Let denote the worst-case traffic load from the cloud server to the , while denote the worst-case traffic load per user, both normalized by file size . The per-user capacity in the high SNR regime can be approximated by , where is the per-user DoF, while the capacity of the fronthaul link is given by + o(), where is called the fronthaul rate. Then, NDT can be expressed more conveniently as [5]

(4)

where represents the fronthaul NDT, and represents the edge NDT, which suggests that NDT characterizes the delivery time of the actual traffic load at a transmission rate specified by DoF .

Iii Main Result

The main result of the paper is presented next.

Theorem 1.

For an partially-connected F-RAN architecture with user cache capacity of , fronthaul rate , number of files and centralized cache placement, the following NDT is achievable for integer values of :

(5)

for a receiver connectivity of , or for arbitrary receiver connectivity when . The NDT for non-integer values can be obtained as a linear combination of the NDTs of integer values through memory-sharing.

Remark From Theorem 1, when , we have

Consider two different F-RAN architectures with ENs, F-RAN A and F-RAN B, with receiver connectivities and , respectively, where and . The two networks have the same number of users, and we have , . One can then show that the achievable NDT in F-RAN A is lower, showing that the increased connectivity helps in reducing the NDT despite increasing interference, and the gap between the two achievable NDTs in F-RAN A and F-RAN B becomes negligable as the fronthaul rate increases, i.e., . We illustrate the achievable NDT performance in a F-RAN in Fig. 2 for , , for different fronthaul rates. We observe from the figure that, with the same cache capacity the achievable NDT of network A is less than or equal to that of network B, and the gap between the two increases as the fronthaul rate decreases. This suggests that the achievable NDT for a given F-RAN architecture decreases as the connectivity increases where the amount of decreasing depends on the fronthaul rate.

Fig. 2: Comparison of the NDT for a F-RAN architecture with a library of files, considering different receiver connectivities () and fronthaul rates ().

Iv Centralized Coded Caching

In this section, we present a centralized coded caching scheme for the partially-connected F-RAN architecture with a receiver connectivity of for , and also for any receiver connectivity for .

A Cache Placement Phase

We use the cache placement algorithm proposed in [12], where the cloud server divides each file into equal size subfiles. Then, it encodes each subfile using an maximum distance separable (MDS) code [16]. The resulting coded chunks, each of size bits, are denoted by , where is the file index and . Each acts as a virtual server for the resulting encoded symbol . Note that, any encoded chunks are sufficient to reconstruct the whole file.

Each encoded symbol is further divided into equal-size non-overlapping pieces, each of which is denoted by , where , . The pieces , , are stored in the cache memory of user if and ; that is, the pieces of chunk , , are stored by users connected to . At the end of the placement phase, each user stores pieces, each of size bits, which sum up to bits, satisfying the memory constraint. We will explain the placement phase through an example.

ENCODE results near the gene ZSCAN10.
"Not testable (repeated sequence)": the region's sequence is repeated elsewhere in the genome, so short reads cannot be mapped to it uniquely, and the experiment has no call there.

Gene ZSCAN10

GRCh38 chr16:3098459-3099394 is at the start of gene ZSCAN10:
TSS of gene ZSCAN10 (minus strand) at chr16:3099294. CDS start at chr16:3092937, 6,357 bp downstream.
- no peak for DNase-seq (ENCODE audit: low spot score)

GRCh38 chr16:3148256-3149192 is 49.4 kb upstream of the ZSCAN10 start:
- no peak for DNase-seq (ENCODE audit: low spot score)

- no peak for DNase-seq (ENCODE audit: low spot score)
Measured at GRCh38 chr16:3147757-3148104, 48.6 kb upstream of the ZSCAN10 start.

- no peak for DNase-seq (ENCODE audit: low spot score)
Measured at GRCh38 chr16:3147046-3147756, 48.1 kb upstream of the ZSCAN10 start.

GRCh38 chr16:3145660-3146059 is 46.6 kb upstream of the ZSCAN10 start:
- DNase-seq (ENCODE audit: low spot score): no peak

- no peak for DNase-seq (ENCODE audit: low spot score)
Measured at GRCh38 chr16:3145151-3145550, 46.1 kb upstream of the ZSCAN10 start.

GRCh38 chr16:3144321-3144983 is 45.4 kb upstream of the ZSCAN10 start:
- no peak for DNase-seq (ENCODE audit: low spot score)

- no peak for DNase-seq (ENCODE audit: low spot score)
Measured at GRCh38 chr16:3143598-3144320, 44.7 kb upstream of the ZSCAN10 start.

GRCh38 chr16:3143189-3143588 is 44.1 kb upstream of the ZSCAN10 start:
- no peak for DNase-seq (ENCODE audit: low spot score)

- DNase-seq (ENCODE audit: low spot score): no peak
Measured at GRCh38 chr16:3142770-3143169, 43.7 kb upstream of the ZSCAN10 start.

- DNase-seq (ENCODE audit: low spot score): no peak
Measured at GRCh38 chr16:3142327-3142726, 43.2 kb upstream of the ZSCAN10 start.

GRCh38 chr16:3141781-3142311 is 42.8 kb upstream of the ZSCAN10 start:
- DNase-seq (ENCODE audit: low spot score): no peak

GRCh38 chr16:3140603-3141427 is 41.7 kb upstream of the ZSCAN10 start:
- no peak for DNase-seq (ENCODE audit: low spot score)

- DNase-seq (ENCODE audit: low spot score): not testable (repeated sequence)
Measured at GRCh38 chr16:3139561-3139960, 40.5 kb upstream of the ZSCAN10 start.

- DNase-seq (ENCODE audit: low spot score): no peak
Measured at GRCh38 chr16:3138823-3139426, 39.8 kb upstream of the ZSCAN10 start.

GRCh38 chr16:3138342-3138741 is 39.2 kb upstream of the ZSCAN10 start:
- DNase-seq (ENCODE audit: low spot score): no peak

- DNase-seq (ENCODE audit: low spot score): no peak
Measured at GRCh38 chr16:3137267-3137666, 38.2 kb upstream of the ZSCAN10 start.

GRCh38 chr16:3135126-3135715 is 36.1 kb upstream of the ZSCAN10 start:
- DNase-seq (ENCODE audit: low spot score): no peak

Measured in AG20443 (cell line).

Example 1. Consider the partially connected F-RAN depicted in Fig. 1, where , , and . For , i.e., , the cloud server first divides each file into subfiles. These subfiles are then encoded using a MDS code. As a result, there are encoded chunks, denoted by , , , each of size bits. Each encoded chunk is further divided into pieces , where and . Cache contents of each user are listed in TABLE I. Observe that each user stores two pieces of the encoded chunks of each file for a total of 10 files, i.e., bits, which satisfies the memory constraint.

B Delivery Phase

The delivery phase is carried out in two steps. The first step is the delivery from the cloud server to the ENs, and the second step is the delivery from the ENs to the users.

B1 Delivery from the cloud server to the ENs

For each -element subset of , i.e., and , the cloud server will deliver the following message to :

(6)

Overall, for given , the following set of messages will be delivered to

(7)

which is of size bits. The message to be delivered to each EN in Example 1 is given in TABLE II, which results in a normalized fronthaul traffic load of . Hence, the achievable NDT from the cloud server to the ENs is . In general the NDT from the cloud server to the ENs is

(8)
TABLE III: The interference matrices at the users of Example 1.
1 , , ,
2 FOR
3     FOR
4     
5       FOR
6        
7         Find : set of other users receiving the same        interference signal , .        Sort users in in ascending order.
8        For each user in , find interference vector ,       s.t. and .
9         set of vectors
10       END FOR
11           If
12              FOR
13                 FOR
14                    FOR
15                        IF
16                           
17                           Go to 21, i.e., next                          iteration of .
18                        END IF
19                     END FOR
20                 END FOR
21              END FOR
22            END IF
23     for , where
24                             FOR
25                               FOR
26                              
27                              END FOR
28                            END FOR
29     Remove interference signals in from
30     for
31    END FOR
32 END FOR
Algorithm 1 Generator for , and Matrices

B2 Delivery from the ENs to the users